What is the difference between Cognac & Brandy?

Is Cognac just the same as brandy?

The literal definition of brandy is: any distilled spirit that is made from fruit juice (apples, pears, grapes). And yes, Cognac is also a distilled spirit made from fruit juice (so it actually is a type of brandy), however its the regulations around the making of the Cognac that make it distinctive.  Lets look into it in more detail…

Where do they come from?

Where brandy can be made anywhere in the world, Cognac can ONLY be made in a certain region in South-Western France, in the small grape-growing region surrounding the town of Cognac (about a 3-hour train ride from Paris and just north of the world-renowned wine region of Bordeaux). The more premium Cognac’s are from the Grande Champagne or Petite Champagne sub-regions, while the Borderies, and Fin Bois are sill considered to produce very high quality.

What are they made from?

Brandy can technically be made with any fruit juice (although it is mostly made with some sort of grapes). Cognac must be made up of a minimum of 90% of little known varietals  Folle Blanche, Colombard &  Ugni Blanc. with up to 10% of varying other grape varieties being allowed.

What is the distillation process?

Brandy can be distilled using any distillation process (most commonly it is a continuous method). Cognac however, has severe regulations around distillation: it must be double-distilled, a far superior and more expensive method that results in a highly alcoholic and very pure spirit. And it must be distilled in copper. What difference does this made? Think of the difference between cooking potatoes in boiling water, or frying them in butter… copper adds flavour that simply can’t be replicated!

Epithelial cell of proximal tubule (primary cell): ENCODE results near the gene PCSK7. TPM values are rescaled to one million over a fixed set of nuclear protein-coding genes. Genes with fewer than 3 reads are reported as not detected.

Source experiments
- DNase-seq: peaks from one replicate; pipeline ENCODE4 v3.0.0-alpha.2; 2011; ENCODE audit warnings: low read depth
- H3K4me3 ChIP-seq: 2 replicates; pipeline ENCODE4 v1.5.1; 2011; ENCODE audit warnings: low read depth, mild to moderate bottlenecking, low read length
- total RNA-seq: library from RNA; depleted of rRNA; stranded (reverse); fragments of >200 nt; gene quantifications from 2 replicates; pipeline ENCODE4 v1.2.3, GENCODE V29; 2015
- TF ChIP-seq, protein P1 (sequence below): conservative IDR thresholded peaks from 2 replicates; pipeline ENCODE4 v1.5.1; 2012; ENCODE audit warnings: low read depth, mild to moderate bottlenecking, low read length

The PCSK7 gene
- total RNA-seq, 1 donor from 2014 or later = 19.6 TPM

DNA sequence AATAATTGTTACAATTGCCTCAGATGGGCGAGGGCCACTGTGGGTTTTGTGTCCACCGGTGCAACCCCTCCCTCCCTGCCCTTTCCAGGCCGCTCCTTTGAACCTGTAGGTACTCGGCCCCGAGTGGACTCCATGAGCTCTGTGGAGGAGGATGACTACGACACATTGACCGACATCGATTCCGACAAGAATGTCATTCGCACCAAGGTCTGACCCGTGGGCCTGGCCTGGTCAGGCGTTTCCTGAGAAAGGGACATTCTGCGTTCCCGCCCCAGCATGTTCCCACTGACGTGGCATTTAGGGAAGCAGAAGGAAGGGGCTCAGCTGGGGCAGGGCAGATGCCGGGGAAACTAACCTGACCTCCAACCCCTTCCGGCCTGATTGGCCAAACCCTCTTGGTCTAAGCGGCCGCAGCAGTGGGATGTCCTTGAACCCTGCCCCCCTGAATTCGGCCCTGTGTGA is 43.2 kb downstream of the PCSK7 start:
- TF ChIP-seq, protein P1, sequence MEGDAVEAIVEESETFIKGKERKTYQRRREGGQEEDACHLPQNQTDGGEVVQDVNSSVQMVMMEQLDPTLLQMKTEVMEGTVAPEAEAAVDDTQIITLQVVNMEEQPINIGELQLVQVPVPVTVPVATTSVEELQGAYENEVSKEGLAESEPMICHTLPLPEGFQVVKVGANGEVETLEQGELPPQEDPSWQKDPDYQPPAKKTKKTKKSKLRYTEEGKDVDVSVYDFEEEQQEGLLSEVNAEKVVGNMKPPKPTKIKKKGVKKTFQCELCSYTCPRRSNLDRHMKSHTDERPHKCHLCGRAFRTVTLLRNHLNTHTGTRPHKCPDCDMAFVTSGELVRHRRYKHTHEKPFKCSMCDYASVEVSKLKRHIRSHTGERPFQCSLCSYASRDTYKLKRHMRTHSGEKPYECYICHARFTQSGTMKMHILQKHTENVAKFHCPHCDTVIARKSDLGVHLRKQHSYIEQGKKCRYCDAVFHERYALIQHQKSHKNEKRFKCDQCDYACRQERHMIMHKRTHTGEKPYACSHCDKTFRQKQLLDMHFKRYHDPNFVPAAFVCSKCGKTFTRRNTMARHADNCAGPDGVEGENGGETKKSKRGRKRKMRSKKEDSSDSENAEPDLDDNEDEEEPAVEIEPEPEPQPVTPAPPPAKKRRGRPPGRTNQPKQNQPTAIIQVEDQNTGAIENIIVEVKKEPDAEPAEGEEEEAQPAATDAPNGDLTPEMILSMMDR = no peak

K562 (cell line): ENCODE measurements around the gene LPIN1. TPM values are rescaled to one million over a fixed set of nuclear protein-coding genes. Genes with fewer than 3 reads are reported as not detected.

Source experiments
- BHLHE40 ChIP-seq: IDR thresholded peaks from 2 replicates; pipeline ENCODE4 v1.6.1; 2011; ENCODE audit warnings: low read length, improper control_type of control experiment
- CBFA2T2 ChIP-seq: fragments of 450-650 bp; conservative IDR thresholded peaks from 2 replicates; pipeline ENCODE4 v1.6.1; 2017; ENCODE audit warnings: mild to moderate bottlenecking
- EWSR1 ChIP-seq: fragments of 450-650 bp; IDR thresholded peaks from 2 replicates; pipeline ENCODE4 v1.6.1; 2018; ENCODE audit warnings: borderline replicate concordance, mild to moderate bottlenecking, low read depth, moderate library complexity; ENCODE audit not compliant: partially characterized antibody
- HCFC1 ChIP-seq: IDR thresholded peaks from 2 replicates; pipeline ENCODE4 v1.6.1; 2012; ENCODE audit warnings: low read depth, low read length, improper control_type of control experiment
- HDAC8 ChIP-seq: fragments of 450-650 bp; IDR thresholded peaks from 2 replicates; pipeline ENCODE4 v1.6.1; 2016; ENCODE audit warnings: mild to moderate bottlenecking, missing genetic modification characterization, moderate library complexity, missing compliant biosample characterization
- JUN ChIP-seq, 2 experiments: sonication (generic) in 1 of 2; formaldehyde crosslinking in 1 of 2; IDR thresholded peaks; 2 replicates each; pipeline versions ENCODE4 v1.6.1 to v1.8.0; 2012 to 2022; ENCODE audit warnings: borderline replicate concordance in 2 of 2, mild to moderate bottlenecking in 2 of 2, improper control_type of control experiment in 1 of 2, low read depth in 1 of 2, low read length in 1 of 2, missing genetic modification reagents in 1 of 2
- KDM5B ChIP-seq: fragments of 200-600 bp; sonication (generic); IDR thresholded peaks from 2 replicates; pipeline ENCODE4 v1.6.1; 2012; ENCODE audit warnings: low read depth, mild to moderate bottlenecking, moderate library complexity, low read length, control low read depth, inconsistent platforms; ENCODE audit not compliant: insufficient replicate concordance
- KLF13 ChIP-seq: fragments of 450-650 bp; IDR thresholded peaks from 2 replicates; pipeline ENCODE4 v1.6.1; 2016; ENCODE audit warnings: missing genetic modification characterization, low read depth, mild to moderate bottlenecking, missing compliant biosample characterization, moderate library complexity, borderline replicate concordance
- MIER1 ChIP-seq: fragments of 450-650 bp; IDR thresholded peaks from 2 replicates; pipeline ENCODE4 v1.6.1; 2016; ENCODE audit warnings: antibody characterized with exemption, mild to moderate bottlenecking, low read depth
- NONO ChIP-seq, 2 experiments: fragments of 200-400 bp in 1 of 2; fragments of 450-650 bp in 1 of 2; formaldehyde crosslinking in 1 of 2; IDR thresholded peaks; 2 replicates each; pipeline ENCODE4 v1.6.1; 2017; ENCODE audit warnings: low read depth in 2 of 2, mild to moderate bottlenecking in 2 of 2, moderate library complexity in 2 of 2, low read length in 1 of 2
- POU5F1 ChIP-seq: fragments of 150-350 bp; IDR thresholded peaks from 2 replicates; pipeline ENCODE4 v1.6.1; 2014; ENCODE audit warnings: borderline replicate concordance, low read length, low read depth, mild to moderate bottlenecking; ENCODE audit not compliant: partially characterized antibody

What is the ageing process?

Brandy can be aged in any style of oak casks, and while in some countries (ie France) classify it in the same age scale as Cognac, some countries do not have the same regulations. Cognac is always aged in Limousine or Tronçais oak casks.

VS (Very Special) 2+ years

VSOP (Very Superior Old Pale) 4+ years

XO (Extra Old) 10+ years

Essentially:  Cognac is to brandy what Champagne is to sparkling wine… Similar in so many ways, yet made in one location in a superior fashion, resulting in an exclusively French premium product (that can also fetch much higher prices!). 


About Grand Breuil…

Grand Breuil is exclusive to Vendimia in Australia, carefully selected by the Vendimia tasting panel from many of the Cognac houses for its superior quality but great affordability compared to the 4 big brands (think Martell, Rémy Martin, Hennessy and Courvoisier).

For cognac-makers and siblings Lilian & Jerome Tessendier, the art of crafting Grand Breuil cognac is to turn time into an ally. Having learnt the art of distillation through experience, passion and history, this pair are said to have noses like none other in the Cognac world! Fruity, floral and woody scents give their cognac prestige and nobility. As well as flavour and aroma, the very history of the prestigious Grand Breuil cognac is unveiled at each tasting occasion.


FUN FACT: When the distillation process is finished, the Cognac comes out as a clear spirit (like Vodka) and has 70% alcohol. The ageing in oak barrels gives it the colour & the alcohol percentage is actually watered down to the standard 40% using highly sophisticated blending techniques.